Historically the mainstay of eyelid surgery consisted of tissue removal, which resulted in a hollowed eye appearance that looked nothing like the appearance in the young. This then progressed to the technique of redraping of the existing eyelid fat. In recent years, the importance of fat transfer, in those with volume loss, has gained traction.

Your eyelids will be assessed with regards to several factors such as the presence of skin excess, puffiness due to excess fat or hollowing due to volume loss. In addition, attention is paid to the position of the eyebrows (which may be causing or exacerbating upper lid problems- in which case a brow lift is required), and the position of the cheek (which may be causing or exacerbating lower lid problems- in which case a midface lift and or fat transfer is required).

The exact procedure will need to be tailored to your presentation and anatomy. Any excess skin is trimmed, the underlying structures are tightened if required, and the underlying fat is either redraped, or supplemented with a fat transfer if required.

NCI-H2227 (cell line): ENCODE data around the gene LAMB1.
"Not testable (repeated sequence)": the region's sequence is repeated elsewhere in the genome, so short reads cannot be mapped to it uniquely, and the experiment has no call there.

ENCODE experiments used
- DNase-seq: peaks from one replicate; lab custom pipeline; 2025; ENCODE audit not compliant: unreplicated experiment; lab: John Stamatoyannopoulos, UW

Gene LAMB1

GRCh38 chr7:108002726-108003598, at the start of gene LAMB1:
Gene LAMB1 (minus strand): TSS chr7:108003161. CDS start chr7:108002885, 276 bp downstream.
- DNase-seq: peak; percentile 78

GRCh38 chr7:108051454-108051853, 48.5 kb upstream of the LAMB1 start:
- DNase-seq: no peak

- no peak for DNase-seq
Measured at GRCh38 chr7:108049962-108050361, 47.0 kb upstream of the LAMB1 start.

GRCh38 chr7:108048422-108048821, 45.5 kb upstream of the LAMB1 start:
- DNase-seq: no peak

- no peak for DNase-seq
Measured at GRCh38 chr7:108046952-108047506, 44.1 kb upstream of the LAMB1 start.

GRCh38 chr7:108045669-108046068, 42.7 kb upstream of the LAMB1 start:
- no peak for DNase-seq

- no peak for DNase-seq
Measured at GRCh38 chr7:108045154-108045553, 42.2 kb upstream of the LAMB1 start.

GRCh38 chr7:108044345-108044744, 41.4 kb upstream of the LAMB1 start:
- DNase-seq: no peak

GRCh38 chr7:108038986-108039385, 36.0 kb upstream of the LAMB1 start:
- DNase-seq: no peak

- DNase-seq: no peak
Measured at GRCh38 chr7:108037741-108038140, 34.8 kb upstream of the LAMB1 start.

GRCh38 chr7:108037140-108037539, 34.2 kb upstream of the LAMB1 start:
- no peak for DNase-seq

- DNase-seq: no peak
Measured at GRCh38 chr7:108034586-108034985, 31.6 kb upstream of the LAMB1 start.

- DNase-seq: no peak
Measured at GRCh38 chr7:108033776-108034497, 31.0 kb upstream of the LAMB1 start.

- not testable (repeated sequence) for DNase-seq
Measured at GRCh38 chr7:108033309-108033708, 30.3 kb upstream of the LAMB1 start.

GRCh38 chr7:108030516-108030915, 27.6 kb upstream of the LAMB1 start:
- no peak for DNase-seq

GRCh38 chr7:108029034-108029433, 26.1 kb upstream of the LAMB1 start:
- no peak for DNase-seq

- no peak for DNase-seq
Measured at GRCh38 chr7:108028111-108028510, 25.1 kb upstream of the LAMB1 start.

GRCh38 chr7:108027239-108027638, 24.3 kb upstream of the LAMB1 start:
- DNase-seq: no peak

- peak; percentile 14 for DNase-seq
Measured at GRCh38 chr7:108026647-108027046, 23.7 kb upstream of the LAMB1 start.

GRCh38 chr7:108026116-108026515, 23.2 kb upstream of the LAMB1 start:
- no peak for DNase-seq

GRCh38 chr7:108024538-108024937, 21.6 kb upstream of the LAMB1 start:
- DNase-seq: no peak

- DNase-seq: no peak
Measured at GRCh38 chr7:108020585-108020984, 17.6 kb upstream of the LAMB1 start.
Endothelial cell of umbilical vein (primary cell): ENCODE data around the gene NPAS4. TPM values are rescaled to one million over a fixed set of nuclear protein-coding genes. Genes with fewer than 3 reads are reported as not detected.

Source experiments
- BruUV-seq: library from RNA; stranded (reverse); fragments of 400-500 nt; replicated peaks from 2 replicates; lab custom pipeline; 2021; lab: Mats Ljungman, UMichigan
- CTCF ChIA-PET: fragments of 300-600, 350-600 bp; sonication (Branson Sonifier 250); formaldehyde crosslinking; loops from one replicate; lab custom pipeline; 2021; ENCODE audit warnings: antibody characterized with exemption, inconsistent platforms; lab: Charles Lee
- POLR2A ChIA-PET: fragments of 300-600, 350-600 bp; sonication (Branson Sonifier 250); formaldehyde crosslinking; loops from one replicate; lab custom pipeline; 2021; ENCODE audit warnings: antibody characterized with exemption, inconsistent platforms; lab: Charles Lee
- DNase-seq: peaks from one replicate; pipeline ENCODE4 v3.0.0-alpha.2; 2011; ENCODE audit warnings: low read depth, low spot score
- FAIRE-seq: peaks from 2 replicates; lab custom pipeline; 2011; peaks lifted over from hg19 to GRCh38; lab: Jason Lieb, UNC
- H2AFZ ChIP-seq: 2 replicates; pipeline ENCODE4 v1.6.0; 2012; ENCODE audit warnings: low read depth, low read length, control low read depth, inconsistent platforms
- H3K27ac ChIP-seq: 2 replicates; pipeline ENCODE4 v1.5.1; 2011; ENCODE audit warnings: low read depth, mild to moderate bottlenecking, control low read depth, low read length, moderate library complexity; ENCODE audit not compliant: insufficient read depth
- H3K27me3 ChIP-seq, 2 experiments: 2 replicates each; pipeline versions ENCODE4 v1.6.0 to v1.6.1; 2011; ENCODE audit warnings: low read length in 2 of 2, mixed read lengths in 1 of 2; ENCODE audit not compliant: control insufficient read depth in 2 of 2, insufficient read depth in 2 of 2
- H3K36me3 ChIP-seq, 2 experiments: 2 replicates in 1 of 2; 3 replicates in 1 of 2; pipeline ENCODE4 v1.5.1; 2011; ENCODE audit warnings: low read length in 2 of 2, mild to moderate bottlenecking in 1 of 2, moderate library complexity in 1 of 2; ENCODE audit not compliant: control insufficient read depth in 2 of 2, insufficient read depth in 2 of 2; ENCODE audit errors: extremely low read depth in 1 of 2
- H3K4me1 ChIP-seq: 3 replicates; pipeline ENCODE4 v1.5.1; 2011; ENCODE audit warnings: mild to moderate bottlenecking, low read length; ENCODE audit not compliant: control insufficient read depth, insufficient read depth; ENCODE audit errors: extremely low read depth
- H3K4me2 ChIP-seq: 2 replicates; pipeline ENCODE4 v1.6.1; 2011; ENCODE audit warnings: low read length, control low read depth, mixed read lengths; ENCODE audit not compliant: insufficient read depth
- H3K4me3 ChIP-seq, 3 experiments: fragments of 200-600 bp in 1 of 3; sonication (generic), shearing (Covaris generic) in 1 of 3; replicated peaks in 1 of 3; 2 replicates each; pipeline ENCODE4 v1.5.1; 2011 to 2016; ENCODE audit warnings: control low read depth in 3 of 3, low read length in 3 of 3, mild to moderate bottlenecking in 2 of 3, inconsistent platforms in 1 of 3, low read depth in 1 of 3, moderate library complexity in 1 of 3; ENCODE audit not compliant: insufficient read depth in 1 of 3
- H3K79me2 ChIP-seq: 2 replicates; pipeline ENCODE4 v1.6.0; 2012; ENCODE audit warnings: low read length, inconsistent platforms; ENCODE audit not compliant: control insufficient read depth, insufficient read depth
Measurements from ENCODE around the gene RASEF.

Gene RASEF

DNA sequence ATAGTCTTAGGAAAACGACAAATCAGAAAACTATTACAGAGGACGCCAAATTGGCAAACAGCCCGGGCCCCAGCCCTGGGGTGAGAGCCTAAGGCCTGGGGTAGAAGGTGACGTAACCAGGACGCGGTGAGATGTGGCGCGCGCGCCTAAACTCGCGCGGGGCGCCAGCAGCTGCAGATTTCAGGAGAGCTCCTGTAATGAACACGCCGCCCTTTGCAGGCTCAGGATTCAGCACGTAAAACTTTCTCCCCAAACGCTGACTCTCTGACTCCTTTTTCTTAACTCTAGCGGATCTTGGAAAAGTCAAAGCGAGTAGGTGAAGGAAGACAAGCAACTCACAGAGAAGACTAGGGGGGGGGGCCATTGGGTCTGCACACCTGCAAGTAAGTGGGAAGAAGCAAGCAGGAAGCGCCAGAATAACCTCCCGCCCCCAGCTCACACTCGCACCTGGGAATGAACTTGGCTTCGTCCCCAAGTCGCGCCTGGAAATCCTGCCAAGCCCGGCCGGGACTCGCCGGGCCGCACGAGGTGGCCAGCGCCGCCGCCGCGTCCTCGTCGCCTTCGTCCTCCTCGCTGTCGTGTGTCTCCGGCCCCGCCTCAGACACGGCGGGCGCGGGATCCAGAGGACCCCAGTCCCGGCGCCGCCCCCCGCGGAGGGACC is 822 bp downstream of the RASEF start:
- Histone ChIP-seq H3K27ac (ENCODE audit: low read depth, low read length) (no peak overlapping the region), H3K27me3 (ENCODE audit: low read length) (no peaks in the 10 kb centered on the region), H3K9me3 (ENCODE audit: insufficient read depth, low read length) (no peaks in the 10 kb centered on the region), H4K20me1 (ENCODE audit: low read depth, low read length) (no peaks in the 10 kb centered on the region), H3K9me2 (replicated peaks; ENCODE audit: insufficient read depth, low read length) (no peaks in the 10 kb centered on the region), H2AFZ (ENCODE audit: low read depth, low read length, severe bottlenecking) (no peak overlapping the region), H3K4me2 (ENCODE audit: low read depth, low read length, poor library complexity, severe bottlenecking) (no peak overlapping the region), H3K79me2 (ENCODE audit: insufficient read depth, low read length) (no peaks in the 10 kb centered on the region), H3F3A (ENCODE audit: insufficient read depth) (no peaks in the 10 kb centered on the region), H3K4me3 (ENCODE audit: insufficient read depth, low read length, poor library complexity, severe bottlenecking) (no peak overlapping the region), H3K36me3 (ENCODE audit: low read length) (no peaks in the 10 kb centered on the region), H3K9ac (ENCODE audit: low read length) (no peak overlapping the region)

The procedure will occur under local or general anaesthesia, depending on the exact technique used. You will be able to go home that day.

Bruising and swelling usually settles in one week, occasionally two weeks.

You will be asked to sleep with your head propped up on an extra 1-2 pillows in the first few days to limit the swelling.


These will be discussed with you during your consultation, including the risks that may be specific to you if you have a significant medical history.

It is important to take your time and consider them carefully. You will have the opportunity to return for a second consultation to discuss them further, as well as any other queries you may have.

  • Bleeding
  • Infection
  • Over and under correction
  • Abnormal eyelid position
  • Double vision
  • Loss of vision (this is very rare and has been reported in 0.0052 %)
  • Dry eyes

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